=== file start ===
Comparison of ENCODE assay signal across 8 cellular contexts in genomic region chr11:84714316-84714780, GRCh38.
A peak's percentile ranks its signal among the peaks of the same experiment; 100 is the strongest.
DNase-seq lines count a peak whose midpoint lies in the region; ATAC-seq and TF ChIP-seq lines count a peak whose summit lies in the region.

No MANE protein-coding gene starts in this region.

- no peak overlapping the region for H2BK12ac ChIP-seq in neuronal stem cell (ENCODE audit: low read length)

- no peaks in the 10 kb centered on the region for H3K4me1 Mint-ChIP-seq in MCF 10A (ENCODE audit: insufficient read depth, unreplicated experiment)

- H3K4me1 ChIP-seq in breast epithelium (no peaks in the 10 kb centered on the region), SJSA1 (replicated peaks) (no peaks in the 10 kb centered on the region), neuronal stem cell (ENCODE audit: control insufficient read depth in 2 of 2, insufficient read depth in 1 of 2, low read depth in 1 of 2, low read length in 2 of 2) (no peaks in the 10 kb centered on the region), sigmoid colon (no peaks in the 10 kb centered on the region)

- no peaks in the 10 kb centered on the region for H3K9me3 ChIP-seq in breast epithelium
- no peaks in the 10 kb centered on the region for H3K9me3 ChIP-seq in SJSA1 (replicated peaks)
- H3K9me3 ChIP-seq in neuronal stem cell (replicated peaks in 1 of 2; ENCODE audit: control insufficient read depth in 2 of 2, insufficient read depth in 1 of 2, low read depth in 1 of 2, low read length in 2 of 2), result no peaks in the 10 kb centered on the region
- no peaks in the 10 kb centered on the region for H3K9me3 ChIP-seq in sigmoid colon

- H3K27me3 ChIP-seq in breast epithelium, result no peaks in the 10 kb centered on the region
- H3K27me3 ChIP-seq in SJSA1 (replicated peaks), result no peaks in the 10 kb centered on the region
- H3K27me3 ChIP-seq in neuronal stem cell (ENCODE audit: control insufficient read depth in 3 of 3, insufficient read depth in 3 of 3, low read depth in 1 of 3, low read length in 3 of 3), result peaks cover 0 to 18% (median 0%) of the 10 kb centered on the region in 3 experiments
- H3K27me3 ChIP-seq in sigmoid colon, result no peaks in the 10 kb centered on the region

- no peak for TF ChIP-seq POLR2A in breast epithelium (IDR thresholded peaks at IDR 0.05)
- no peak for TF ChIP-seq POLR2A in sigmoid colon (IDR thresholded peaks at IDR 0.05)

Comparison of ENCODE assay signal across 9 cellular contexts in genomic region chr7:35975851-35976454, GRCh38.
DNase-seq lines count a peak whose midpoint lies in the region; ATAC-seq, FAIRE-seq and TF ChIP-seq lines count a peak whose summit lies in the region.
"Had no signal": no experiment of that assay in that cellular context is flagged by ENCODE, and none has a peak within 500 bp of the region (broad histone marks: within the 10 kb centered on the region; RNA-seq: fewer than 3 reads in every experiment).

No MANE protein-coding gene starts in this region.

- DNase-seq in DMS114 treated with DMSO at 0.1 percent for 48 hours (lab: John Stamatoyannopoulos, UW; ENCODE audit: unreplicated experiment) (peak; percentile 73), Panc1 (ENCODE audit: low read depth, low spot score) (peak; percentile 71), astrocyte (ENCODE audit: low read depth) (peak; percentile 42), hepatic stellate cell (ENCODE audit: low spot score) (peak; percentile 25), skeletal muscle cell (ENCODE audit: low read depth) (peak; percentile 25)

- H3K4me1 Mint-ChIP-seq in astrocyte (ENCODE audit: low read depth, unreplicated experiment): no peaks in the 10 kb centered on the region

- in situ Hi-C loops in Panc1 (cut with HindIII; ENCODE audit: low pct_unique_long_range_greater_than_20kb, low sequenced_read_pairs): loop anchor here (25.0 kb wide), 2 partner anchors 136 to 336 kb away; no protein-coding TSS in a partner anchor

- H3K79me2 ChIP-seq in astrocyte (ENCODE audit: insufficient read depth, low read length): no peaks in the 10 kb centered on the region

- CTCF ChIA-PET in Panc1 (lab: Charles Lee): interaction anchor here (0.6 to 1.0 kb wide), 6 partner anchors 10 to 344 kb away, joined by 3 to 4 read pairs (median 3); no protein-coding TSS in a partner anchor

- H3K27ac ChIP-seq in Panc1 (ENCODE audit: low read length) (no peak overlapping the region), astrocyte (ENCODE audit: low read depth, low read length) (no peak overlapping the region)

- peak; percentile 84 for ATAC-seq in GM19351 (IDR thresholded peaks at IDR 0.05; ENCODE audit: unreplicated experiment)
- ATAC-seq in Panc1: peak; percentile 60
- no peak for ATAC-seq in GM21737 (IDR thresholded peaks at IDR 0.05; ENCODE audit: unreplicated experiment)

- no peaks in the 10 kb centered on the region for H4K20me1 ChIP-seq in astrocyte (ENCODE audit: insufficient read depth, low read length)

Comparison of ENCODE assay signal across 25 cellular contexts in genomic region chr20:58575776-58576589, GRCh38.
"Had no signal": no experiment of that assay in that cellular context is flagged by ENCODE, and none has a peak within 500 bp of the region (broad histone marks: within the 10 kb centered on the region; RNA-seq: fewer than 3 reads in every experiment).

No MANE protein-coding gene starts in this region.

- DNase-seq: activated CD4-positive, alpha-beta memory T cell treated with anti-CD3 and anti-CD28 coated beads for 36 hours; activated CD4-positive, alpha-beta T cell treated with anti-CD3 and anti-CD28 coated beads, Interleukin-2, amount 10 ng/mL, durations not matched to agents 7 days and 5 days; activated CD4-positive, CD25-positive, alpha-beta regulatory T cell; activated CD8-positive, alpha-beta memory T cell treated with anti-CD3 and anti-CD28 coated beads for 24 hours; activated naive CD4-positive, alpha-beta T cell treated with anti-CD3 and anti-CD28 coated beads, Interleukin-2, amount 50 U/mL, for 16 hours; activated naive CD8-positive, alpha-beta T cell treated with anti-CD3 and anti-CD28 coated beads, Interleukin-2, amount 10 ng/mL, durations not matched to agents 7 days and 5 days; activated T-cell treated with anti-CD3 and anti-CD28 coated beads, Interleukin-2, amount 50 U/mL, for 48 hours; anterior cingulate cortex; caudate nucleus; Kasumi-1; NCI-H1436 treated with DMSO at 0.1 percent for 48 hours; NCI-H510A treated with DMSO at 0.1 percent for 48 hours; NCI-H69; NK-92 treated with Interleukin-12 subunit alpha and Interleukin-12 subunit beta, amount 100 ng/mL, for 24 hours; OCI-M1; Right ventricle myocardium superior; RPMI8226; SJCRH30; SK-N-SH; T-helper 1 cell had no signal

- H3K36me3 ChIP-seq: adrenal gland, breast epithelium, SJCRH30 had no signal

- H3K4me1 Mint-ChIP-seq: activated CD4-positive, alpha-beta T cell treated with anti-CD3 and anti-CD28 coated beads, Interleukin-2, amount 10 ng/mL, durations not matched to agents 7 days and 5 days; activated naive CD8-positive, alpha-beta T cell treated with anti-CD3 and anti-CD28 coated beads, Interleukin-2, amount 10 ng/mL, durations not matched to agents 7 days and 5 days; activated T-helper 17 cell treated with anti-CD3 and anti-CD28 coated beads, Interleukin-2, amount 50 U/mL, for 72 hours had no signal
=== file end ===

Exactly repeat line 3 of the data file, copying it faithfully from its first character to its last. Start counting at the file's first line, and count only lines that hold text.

DNase-seq lines count a peak whose midpoint lies in the region; ATAC-seq and TF ChIP-seq lines count a peak whose summit lies in the region.